Each year around March or April, Motorcyclists take to the byways of Massachusetts in large numbers. It’s for this reason that your Massachusetts Motorcycle Association worked closely with the Massachusetts Legislature so many years ago to institute the Motorcycle Safety Awareness Period during the month of April. This year has been somewhat of an exception in that many businesses are closed, some at which riders store their motorcycles over the winter months if they don’t ride year-round, and let’s face it, despite the early spring, the weather simply hasn’t been the most cooperative. Yet others are self-quarantined at home, and some are merely using the weekends to catch up on shopping, other errands, or work around the yard. Many of these latter activities require 4 wheels with cargo space.
Under normal circumstances, we need to be careful taking our 2 or 3-wheelers out on the roads after a long winter where car drivers are more focused on avoiding potholes, sanders, and plows which appear randomly on the roads without warning. Car drivers aren’t focusing on the smaller vehicles like Motorcycles who have every right to the roads. Compound that with even fewer vehicles on the road than in any typical year and people in a hurry to get somewhere and back to the safety of their homes – this target fixation applies to where people simply aren’t focused on the periphery.
And if that isn’t bad enough, Motorcyclists are typically not aware of how rusty their skills have become over the winter – their riding skills certainly, but their awareness skills and abilities to correctly react with urgency.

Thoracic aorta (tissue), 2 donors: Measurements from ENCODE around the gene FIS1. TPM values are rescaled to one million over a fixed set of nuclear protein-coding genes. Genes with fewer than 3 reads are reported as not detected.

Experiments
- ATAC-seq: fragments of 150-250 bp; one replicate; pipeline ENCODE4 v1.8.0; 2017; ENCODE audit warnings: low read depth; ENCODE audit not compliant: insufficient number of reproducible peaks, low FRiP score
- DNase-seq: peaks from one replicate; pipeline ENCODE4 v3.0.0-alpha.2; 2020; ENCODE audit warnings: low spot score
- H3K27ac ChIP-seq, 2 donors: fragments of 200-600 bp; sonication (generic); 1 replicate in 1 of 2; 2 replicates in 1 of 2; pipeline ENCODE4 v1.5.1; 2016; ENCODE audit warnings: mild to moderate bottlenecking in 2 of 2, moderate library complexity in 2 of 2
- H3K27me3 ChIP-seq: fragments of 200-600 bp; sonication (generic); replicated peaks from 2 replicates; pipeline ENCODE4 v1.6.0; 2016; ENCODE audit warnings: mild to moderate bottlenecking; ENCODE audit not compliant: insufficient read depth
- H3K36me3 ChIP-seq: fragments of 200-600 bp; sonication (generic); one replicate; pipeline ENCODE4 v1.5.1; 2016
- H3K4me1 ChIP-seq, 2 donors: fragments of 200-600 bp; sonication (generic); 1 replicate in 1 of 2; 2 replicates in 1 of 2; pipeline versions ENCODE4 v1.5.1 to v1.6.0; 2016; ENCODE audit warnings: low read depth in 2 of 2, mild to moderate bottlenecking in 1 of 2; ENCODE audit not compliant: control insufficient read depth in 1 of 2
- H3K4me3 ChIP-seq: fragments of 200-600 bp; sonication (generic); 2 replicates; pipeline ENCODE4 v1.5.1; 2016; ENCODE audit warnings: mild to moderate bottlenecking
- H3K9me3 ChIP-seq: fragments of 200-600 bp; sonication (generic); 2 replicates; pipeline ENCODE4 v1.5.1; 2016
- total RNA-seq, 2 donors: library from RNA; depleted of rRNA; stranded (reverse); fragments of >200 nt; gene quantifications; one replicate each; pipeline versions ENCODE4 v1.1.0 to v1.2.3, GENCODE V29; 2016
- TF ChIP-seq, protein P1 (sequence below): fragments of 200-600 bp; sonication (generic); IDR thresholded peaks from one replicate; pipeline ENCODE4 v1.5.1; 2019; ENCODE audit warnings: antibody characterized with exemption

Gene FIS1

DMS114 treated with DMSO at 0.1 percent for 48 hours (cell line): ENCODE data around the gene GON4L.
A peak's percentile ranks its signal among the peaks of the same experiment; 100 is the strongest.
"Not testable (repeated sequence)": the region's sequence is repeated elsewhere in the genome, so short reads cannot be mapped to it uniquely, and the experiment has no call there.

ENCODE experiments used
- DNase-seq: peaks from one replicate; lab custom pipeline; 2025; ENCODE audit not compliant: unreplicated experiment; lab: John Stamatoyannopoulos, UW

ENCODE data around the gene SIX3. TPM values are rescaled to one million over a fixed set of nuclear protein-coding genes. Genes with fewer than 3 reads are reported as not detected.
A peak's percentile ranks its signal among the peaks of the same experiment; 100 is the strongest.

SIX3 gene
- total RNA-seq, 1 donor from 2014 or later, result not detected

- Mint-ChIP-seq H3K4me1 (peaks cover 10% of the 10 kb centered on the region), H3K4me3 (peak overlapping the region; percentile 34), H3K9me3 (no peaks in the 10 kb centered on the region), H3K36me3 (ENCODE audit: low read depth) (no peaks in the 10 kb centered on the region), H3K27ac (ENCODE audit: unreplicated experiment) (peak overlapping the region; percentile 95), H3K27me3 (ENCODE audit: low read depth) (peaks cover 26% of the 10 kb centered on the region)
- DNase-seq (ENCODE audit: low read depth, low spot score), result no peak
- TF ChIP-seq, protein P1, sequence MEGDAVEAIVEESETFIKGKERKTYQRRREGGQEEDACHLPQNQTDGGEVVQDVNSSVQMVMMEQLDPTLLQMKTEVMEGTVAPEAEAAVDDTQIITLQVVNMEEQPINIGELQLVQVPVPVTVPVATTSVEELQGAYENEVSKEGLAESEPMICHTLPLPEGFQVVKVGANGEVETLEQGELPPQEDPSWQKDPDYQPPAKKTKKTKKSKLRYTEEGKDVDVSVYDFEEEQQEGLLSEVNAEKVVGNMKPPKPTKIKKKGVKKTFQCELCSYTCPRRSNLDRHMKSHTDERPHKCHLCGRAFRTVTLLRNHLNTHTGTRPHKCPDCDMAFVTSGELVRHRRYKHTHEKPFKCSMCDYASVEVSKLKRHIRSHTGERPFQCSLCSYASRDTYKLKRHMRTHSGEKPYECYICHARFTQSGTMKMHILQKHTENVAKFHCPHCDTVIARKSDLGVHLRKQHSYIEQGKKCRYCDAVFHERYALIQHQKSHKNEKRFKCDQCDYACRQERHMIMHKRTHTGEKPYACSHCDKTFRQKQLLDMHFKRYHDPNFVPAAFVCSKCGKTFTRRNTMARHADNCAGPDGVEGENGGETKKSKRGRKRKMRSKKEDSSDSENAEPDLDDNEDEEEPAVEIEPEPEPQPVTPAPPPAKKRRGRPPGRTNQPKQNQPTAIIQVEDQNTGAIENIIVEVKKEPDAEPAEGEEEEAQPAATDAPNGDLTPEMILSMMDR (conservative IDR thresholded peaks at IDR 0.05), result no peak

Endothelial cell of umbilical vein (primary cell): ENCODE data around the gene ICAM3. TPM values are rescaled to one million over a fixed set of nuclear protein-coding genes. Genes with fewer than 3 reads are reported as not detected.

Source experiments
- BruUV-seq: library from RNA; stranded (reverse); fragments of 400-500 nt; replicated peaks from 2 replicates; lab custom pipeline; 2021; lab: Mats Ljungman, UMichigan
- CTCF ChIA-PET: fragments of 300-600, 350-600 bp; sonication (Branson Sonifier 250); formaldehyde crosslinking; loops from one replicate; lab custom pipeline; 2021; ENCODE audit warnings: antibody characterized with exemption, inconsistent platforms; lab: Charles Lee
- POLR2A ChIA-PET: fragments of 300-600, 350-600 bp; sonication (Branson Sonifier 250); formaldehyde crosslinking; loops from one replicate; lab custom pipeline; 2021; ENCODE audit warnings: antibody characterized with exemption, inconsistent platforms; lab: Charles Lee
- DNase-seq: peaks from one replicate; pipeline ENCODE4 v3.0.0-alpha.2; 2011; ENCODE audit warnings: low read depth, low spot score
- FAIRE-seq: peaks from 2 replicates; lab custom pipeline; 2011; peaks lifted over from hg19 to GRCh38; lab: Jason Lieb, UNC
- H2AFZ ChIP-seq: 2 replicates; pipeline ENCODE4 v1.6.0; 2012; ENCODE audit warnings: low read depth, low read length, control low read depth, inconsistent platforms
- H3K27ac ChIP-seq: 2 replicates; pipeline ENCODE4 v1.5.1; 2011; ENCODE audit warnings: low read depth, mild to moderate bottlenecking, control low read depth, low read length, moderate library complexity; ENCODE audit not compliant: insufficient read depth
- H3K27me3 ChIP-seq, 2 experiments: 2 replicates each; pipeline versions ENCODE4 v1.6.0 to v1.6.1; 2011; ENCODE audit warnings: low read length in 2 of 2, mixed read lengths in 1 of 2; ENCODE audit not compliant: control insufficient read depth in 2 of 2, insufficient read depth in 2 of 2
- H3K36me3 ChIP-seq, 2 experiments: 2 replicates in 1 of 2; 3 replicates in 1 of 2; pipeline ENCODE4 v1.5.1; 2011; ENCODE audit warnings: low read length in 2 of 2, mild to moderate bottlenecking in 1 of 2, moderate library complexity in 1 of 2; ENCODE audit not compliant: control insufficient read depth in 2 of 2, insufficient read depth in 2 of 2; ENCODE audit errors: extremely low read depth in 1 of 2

The excellent weather, the quiet roadways, and the weeks of isolation are a fate-tempting brew that inspire many who have the ability to hop on their saddle and go for a ride. This past weekend is evidence of what impact complacency in our riding can have.
This past weekend alone, we’ve suffered two fatalities in Massachusetts, and as always, one is too many. On Saturday in the small hamlet of Leverett, Massachusetts, a middle-aged rider and his passenger ran into a vehicle turning into her driveway. This type of intersection collision is all too common – the mission-focus of the driver wanting to get home, and the rider unfortunately missing the possible intentions of the driver.
And on the same day, in Great Barrington, Massachusetts, a rider out with a group lost control of their motorcycle near a corner on an otherwise open stretch of roadway.
Again, while we’d love to think that we can avoid accidents, and especially fatalities altogether, we continue to believe that ONE is too many. Your Massachusetts STRONGLY encourages Rider Education programs, especially those offered by the Massachusetts Rider Education Program through our Massachusetts Motorcycle Association Gold Sponsor Schools. These programs not only teach the awareness techniques that are needed on the roadways, but also the avoidance skills that have been proven to save lives.
But regardless of how skilled you believe yourself to be, we ask that you remember that ANY skill, when not consistently practiced, becomes tarnished or rusty and takes time to get back to a fine honed edge.
PLEASE RIDE WITH CAUTION! During the early season, certainly, but especially during these uncertain times. We also remind everyone to follow not just safe riding practices, but just being outdoors doesn’t by itself constitute safe distancing.
For more information contact SafetyDirector@MassMotorcycle.org or see www.MassMotorcycle.org.